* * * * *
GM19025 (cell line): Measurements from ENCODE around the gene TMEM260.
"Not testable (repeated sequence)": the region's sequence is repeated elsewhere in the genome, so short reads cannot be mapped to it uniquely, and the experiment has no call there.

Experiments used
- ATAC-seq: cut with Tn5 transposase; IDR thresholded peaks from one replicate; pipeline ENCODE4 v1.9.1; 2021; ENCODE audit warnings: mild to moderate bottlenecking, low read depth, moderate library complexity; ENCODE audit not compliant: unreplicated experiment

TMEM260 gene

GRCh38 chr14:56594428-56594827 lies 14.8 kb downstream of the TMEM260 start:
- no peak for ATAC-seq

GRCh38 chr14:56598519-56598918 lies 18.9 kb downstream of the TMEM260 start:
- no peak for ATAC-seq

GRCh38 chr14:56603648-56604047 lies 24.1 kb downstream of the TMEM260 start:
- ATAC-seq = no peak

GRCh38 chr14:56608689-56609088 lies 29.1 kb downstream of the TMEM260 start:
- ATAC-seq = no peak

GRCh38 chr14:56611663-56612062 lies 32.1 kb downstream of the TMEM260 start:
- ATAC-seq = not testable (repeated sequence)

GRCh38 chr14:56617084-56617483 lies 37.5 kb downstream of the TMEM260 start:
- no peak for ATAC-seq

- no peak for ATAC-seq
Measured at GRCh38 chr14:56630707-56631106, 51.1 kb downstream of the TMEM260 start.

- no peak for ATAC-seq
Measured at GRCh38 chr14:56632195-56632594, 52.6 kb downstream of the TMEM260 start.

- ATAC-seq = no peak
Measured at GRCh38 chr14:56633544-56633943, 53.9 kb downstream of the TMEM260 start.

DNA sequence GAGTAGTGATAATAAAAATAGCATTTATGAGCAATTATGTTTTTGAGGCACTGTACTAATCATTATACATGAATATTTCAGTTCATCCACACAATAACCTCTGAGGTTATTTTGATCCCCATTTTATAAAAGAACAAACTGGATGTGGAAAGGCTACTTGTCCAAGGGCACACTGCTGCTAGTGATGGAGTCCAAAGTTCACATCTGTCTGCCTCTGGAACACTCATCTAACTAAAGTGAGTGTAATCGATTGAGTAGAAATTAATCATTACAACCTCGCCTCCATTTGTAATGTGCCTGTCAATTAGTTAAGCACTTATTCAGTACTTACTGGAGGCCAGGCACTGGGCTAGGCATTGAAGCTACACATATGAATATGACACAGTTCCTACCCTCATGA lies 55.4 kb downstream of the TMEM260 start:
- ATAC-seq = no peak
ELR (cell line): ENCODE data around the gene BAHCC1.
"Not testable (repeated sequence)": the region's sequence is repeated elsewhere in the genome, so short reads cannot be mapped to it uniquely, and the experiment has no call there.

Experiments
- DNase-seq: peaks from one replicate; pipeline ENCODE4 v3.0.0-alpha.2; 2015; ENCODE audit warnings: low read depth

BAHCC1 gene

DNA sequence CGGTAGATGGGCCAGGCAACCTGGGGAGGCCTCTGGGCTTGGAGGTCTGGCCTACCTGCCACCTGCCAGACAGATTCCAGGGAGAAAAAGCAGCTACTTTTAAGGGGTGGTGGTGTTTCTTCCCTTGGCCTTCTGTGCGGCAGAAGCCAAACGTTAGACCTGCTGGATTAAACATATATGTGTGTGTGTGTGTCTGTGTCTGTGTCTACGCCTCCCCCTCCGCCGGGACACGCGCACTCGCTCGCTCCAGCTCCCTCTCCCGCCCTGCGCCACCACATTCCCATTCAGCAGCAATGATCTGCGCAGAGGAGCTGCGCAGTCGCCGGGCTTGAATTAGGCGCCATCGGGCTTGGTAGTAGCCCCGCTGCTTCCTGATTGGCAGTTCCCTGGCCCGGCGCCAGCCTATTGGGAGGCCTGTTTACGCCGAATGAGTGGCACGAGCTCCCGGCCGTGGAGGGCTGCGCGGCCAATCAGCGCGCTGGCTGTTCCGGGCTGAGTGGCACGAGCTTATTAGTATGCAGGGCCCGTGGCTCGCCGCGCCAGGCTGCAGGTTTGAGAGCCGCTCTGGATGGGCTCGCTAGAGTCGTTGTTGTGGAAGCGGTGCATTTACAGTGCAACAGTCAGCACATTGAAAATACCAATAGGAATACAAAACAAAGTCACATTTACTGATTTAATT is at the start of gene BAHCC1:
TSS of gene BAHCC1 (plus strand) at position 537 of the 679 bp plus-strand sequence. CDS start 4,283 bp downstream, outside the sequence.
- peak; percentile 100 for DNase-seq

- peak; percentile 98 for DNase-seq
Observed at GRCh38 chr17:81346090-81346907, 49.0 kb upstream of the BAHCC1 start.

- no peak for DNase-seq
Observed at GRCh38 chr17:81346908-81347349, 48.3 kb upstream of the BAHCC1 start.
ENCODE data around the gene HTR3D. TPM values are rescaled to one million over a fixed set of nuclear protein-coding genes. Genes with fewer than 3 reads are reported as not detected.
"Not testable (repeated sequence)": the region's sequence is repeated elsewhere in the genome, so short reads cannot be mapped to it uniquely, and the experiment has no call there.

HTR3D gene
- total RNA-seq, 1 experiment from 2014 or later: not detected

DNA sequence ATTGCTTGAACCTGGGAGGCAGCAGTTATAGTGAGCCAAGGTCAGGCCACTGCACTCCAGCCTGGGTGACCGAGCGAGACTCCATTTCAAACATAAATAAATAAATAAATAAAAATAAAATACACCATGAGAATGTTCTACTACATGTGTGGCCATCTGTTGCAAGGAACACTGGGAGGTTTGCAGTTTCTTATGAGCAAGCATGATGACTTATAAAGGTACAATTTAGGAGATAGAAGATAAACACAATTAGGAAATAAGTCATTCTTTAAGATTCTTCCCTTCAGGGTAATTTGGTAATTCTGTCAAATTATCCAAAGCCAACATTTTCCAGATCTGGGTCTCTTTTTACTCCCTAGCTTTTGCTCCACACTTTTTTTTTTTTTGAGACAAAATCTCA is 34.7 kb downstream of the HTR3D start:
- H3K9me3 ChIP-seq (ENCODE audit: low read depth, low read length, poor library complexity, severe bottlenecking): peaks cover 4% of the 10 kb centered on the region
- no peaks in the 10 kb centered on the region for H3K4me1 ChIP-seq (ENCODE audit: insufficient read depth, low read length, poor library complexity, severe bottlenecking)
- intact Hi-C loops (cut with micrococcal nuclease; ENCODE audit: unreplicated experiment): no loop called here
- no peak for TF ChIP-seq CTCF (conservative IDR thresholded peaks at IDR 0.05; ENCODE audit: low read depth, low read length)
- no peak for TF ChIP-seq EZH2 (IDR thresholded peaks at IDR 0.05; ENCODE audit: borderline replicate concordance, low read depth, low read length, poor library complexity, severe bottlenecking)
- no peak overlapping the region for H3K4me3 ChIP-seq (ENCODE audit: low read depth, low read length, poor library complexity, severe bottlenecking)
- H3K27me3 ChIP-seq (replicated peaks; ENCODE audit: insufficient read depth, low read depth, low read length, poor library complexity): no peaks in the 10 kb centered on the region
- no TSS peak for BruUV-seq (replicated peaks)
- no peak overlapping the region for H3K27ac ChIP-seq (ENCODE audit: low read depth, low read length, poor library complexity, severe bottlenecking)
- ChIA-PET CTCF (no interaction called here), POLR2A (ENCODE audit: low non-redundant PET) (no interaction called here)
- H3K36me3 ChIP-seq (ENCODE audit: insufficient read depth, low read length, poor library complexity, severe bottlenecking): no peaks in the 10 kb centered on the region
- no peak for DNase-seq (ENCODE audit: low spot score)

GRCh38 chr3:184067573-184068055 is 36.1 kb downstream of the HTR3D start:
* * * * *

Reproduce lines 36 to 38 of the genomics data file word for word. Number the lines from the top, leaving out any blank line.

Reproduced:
- no peak for DNase-seq
Observed at GRCh38 chr17:81346908-81347349, 48.3 kb upstream of the BAHCC1 start.
ENCODE data around the gene HTR3D. TPM values are rescaled to one million over a fixed set of nuclear protein-coding genes. Genes with fewer than 3 reads are reported as not detected.